Are all Drug Addicts Failures?

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I recently listened to a TED talk called, “A kinder gentler philosophy of success,” by Alain de Botton. He talked about our modern ideas of success and failure. He talked about our governments ideal view of meritocracy and what stuck with me was the hidden validation that meritocracy is associated with.

Meritocracy Governance by elites who deserve to wield power because they possess education and skills. On one hand this is great. It means that people that work hard, are charismatic, and who try really, really hard will get ahead in life and therefore be successful. They deserve to be successful because of their merit. But then when we look at the other end of the spectrum this means we also believe that people who can’t work as hard, who may have made mistakes in their lives are unsuccessful and deserve to be unsuccessful. But as compassionate people who understand that we all have hardships and mental and physical ailments, merit is a dangerous way to judge success.

Success is favored by prosperity of wealth and job status in our society, and when we’re on a path where that path doesn’t look attainable, it’s very easy to spiral continually downward. And then society looks down upon us. And instead of reminding ourselves that we are good people who have more to be proud of than a status, we look down on ourselves just as harshly if not more harshly than society does to us. And something to pay close attention to is not to blame ‘society’. It’s each and every one of us. Whether it’s consciously or not, it should be our duty to stop asking others what they do, or judge them by what car they drive. We have to take the blame for ourselves.

Once someone is looked down upon and adapts the psychology that they can’t be successful and aren’t successful, we begin to have self-doubt, a lack of confidence, and sometimes more severe mental stresses including depression.

So what is success? Sometimes we can go through our whole lives without realizing what success is to us because we’re too worried about what success is to society. We are told we’re in school to get an education, but why? To get a job, have a family, and to one day retire and live comfortably. So first of all we can rule out this form of success in relation to happiness right away because you must know at least one person who is well on their way to that lifestyle but they aren’t happy. Second of all, education is so much more than to get a job but we don’t realize that till later in life. Third of all, this is so broad a vision that it’s literally impossible to feel this success. You’ll be chasing it till the day you die because we aren’t to the point in technology where we can view our lives from a third-person view and say, yeah I’m successful as I review it from a different perspective. We live out everyday and every moment and everyday we’re getting closer to that house, that job, that family… it won’t be enough.You should have your own vision of success and it should be as specific to you as you can make it. Step away from what people expect and really think about it. Sometimes it can be something that you can accomplish everyday and eventually all those little successes turn into a lifetime of happiness.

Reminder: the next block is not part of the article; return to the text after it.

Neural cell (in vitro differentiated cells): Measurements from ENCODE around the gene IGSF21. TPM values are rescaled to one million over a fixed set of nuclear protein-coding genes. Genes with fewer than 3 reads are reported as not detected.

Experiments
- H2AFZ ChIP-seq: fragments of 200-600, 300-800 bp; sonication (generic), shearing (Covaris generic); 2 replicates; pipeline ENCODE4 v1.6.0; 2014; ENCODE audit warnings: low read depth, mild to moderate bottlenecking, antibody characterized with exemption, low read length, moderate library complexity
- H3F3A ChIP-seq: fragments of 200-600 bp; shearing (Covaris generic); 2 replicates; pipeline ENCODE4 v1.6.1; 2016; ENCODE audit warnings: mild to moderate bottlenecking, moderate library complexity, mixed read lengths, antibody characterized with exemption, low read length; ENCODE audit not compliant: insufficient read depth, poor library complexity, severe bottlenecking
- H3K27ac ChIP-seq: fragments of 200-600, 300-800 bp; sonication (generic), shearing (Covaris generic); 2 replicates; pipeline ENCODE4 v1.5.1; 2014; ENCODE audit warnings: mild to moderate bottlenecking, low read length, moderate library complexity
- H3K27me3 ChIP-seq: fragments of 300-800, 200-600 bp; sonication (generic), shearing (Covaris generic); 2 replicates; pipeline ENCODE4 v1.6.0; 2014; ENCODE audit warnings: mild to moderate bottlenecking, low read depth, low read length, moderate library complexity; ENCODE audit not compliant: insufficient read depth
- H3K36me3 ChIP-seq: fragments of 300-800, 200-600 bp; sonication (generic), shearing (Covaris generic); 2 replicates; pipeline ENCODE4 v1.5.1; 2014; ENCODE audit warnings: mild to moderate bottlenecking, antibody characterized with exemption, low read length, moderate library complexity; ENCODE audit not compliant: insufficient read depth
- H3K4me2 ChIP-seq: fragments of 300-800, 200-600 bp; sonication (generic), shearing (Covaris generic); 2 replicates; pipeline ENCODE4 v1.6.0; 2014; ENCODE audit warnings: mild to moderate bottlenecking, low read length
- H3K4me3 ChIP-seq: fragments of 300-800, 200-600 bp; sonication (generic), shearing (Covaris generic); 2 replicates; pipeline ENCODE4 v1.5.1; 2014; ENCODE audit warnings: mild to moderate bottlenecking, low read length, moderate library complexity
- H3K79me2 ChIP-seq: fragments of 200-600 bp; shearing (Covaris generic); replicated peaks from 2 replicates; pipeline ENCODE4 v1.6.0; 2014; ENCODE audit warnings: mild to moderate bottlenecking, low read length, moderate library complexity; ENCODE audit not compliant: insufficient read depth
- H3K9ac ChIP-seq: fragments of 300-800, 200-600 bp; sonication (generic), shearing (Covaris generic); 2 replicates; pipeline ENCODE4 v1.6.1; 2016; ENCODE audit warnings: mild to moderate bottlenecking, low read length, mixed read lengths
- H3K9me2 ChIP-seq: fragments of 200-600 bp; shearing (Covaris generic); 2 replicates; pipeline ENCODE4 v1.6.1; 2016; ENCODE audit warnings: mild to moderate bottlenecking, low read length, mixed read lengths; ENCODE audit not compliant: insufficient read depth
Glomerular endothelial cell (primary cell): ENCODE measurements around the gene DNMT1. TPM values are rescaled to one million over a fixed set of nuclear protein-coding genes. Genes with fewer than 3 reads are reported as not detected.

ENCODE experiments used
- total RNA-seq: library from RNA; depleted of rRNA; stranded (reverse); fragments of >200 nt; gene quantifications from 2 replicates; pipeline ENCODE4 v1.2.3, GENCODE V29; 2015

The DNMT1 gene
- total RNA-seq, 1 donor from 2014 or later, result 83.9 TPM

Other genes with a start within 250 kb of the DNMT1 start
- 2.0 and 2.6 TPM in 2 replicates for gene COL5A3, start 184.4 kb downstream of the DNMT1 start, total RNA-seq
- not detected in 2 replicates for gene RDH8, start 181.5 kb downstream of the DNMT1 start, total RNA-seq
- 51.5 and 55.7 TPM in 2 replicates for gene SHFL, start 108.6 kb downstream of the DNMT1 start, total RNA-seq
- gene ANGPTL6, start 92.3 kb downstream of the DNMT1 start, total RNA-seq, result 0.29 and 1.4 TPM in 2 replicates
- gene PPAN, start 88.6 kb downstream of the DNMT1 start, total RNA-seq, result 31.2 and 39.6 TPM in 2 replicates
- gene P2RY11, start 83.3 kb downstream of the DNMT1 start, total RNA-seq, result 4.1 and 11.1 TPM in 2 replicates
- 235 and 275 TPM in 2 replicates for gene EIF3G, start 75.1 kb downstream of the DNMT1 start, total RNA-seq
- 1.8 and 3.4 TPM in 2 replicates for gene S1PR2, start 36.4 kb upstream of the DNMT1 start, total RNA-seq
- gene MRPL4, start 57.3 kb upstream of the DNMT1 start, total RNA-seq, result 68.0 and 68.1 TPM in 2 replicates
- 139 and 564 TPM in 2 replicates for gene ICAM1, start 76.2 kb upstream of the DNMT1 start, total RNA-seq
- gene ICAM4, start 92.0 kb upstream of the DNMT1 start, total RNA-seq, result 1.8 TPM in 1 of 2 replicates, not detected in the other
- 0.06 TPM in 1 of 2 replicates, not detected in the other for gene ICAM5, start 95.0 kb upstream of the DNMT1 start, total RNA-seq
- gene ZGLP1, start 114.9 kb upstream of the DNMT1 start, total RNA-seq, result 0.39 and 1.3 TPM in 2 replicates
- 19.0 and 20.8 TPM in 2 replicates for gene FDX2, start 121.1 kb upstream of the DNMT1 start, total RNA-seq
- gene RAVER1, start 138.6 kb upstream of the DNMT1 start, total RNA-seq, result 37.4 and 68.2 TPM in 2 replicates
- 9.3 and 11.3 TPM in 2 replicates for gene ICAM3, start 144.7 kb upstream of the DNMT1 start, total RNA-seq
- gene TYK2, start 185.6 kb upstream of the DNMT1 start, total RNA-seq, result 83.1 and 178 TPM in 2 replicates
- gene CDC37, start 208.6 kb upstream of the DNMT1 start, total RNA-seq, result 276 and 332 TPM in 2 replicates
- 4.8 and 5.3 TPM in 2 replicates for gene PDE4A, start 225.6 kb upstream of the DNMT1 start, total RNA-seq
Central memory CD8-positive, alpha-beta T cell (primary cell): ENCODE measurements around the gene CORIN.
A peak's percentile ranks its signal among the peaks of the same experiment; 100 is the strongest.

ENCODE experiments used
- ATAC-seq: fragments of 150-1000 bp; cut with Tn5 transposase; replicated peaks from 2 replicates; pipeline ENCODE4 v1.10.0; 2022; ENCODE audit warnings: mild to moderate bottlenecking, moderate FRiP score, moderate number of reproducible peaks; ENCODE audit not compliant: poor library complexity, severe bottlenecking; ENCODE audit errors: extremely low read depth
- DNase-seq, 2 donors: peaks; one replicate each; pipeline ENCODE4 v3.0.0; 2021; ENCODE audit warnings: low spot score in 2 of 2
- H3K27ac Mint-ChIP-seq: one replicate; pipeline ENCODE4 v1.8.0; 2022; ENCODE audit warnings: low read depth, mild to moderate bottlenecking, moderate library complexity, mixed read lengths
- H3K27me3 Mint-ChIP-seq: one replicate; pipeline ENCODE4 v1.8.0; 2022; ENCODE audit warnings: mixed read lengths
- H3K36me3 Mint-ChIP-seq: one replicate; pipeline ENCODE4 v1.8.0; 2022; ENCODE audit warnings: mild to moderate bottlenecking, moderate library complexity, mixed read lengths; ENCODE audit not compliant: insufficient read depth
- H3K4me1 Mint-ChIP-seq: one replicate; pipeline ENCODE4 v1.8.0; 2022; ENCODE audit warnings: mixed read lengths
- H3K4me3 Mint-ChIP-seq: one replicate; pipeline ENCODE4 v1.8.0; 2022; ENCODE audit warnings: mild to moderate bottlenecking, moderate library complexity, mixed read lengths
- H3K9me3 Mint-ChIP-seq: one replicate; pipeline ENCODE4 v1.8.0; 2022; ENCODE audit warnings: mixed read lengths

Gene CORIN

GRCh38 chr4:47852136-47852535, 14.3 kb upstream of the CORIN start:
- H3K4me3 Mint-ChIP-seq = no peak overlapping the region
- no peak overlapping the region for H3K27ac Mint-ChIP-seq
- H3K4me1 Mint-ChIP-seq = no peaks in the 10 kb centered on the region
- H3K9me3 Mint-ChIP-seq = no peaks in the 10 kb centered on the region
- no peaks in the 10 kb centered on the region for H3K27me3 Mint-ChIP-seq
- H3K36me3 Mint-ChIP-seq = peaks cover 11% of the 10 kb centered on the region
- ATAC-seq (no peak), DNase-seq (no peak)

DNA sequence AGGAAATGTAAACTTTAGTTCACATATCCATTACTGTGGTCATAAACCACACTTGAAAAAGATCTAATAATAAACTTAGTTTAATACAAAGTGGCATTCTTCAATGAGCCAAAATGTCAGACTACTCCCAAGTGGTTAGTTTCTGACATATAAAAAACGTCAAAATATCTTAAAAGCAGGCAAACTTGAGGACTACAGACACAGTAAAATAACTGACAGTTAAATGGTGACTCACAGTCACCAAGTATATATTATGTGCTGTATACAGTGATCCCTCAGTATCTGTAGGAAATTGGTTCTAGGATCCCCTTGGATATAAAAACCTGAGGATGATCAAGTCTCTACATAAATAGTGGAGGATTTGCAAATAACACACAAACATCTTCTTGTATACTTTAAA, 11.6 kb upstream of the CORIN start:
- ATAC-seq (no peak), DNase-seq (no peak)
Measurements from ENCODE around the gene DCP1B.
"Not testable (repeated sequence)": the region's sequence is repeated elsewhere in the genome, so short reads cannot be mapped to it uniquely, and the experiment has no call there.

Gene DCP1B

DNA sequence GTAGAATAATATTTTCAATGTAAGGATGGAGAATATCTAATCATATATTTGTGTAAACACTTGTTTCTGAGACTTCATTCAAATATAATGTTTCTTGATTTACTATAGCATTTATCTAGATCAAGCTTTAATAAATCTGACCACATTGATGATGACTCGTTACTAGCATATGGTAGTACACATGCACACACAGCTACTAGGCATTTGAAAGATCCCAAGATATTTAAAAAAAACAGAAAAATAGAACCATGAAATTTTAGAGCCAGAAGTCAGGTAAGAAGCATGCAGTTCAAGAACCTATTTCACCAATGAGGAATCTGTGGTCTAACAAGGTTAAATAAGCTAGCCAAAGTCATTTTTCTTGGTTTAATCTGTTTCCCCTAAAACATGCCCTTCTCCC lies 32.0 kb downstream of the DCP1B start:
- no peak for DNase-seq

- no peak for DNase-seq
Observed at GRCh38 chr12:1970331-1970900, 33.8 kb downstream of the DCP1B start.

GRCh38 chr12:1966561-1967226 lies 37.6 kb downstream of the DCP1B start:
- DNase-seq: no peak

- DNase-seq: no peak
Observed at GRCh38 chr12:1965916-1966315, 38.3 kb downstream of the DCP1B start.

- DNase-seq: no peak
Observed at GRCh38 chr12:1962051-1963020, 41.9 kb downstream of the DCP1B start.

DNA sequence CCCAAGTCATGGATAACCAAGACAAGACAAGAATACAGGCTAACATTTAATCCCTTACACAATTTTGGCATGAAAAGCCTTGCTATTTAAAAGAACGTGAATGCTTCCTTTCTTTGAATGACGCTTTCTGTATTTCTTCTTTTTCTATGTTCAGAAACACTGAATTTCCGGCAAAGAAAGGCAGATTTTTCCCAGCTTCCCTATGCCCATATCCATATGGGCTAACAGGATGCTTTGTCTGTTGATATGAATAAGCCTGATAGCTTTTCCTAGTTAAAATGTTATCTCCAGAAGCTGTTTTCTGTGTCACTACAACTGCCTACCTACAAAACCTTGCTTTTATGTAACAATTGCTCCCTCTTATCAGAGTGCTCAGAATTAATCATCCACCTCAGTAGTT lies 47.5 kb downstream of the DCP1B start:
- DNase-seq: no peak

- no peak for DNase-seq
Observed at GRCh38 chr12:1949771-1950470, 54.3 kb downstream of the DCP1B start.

Let me tell you about my altered (shortened) view of success and then I’ll get into if drug addicts can be successful. As most of you know I work in marketing remotely for a fitness company called Sworkit. We are a fitness app rated in highest regards by ACSM and we were given the largest tech deal by Shark Tank in February of 2016. We only have 6 people on our team but we have 24 million downloads. I live decently. I have a beautiful apartment and I have a wonderful education that I’m very fortunate to have.

So am I successful to you? Now do I consider myself successful? I feel successful when I am talking to someone that has never heard of the app and they tell me that this could really help them to exercise because they are cautious about working out in front of other people. I feel successful when someone tells me they lost weight using the app and they continue to check in with me to share their progress because they know I care. I feel successful when I make someone on my team’s life easier by taking on a project and taking it off their shoulders.